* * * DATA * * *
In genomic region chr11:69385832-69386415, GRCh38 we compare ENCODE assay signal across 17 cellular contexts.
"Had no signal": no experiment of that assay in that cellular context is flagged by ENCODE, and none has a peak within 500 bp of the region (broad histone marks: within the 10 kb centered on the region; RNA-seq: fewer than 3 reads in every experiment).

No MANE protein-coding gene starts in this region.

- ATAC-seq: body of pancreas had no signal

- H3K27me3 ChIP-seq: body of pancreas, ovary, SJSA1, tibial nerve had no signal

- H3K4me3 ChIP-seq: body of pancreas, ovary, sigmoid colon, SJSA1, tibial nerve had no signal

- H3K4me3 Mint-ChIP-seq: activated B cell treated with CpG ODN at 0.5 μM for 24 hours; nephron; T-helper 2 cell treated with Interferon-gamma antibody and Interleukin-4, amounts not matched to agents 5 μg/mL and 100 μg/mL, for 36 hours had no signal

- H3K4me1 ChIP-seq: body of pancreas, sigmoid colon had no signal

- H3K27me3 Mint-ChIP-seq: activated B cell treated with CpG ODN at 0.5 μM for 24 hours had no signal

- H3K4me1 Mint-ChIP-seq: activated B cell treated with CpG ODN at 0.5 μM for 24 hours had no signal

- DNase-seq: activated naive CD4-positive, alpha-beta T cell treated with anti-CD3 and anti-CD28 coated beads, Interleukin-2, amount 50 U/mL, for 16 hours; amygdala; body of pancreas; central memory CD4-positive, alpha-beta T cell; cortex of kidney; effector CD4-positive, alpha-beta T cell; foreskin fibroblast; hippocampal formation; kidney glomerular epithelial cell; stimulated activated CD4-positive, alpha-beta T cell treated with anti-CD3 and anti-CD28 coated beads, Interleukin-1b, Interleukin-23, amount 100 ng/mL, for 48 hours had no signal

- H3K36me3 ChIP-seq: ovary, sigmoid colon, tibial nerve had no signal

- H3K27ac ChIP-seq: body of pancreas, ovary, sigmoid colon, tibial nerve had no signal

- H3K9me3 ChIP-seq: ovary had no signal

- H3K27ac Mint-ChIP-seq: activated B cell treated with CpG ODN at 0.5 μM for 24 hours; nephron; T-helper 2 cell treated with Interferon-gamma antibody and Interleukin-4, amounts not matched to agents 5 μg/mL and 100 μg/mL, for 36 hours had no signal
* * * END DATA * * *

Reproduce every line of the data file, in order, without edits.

In genomic region chr11:69385832-69386415, GRCh38 we compare ENCODE assay signal across 17 cellular contexts.
"Had no signal": no experiment of that assay in that cellular context is flagged by ENCODE, and none has a peak within 500 bp of the region (broad histone marks: within the 10 kb centered on the region; RNA-seq: fewer than 3 reads in every experiment).

No MANE protein-coding gene starts in this region.

- ATAC-seq: body of pancreas had no signal

- H3K27me3 ChIP-seq: body of pancreas, ovary, SJSA1, tibial nerve had no signal

- H3K4me3 ChIP-seq: body of pancreas, ovary, sigmoid colon, SJSA1, tibial nerve had no signal

- H3K4me3 Mint-ChIP-seq: activated B cell treated with CpG ODN at 0.5 μM for 24 hours; nephron; T-helper 2 cell treated with Interferon-gamma antibody and Interleukin-4, amounts not matched to agents 5 μg/mL and 100 μg/mL, for 36 hours had no signal

- H3K4me1 ChIP-seq: body of pancreas, sigmoid colon had no signal

- H3K27me3 Mint-ChIP-seq: activated B cell treated with CpG ODN at 0.5 μM for 24 hours had no signal

- H3K4me1 Mint-ChIP-seq: activated B cell treated with CpG ODN at 0.5 μM for 24 hours had no signal

- DNase-seq: activated naive CD4-positive, alpha-beta T cell treated with anti-CD3 and anti-CD28 coated beads, Interleukin-2, amount 50 U/mL, for 16 hours; amygdala; body of pancreas; central memory CD4-positive, alpha-beta T cell; cortex of kidney; effector CD4-positive, alpha-beta T cell; foreskin fibroblast; hippocampal formation; kidney glomerular epithelial cell; stimulated activated CD4-positive, alpha-beta T cell treated with anti-CD3 and anti-CD28 coated beads, Interleukin-1b, Interleukin-23, amount 100 ng/mL, for 48 hours had no signal

- H3K36me3 ChIP-seq: ovary, sigmoid colon, tibial nerve had no signal

- H3K27ac ChIP-seq: body of pancreas, ovary, sigmoid colon, tibial nerve had no signal

- H3K9me3 ChIP-seq: ovary had no signal

- H3K27ac Mint-ChIP-seq: activated B cell treated with CpG ODN at 0.5 μM for 24 hours; nephron; T-helper 2 cell treated with Interferon-gamma antibody and Interleukin-4, amounts not matched to agents 5 μg/mL and 100 μg/mL, for 36 hours had no signal